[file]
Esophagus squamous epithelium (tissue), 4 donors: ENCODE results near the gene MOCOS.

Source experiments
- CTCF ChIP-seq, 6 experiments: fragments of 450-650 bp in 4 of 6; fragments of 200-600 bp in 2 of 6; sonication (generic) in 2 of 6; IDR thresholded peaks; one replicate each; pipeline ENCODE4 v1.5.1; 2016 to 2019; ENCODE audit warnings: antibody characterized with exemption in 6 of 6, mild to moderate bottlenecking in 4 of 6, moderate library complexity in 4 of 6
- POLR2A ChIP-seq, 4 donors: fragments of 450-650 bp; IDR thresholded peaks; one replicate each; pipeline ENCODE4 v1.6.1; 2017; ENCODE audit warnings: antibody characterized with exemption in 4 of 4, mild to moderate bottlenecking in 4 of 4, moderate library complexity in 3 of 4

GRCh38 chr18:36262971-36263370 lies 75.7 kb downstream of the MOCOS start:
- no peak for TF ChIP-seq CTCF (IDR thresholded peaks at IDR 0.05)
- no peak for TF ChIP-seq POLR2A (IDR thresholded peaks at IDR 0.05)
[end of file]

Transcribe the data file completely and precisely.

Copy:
Esophagus squamous epithelium (tissue), 4 donors: ENCODE results near the gene MOCOS.

Source experiments
- CTCF ChIP-seq, 6 experiments: fragments of 450-650 bp in 4 of 6; fragments of 200-600 bp in 2 of 6; sonication (generic) in 2 of 6; IDR thresholded peaks; one replicate each; pipeline ENCODE4 v1.5.1; 2016 to 2019; ENCODE audit warnings: antibody characterized with exemption in 6 of 6, mild to moderate bottlenecking in 4 of 6, moderate library complexity in 4 of 6
- POLR2A ChIP-seq, 4 donors: fragments of 450-650 bp; IDR thresholded peaks; one replicate each; pipeline ENCODE4 v1.6.1; 2017; ENCODE audit warnings: antibody characterized with exemption in 4 of 4, mild to moderate bottlenecking in 4 of 4, moderate library complexity in 3 of 4

GRCh38 chr18:36262971-36263370 lies 75.7 kb downstream of the MOCOS start:
- no peak for TF ChIP-seq CTCF (IDR thresholded peaks at IDR 0.05)
- no peak for TF ChIP-seq POLR2A (IDR thresholded peaks at IDR 0.05)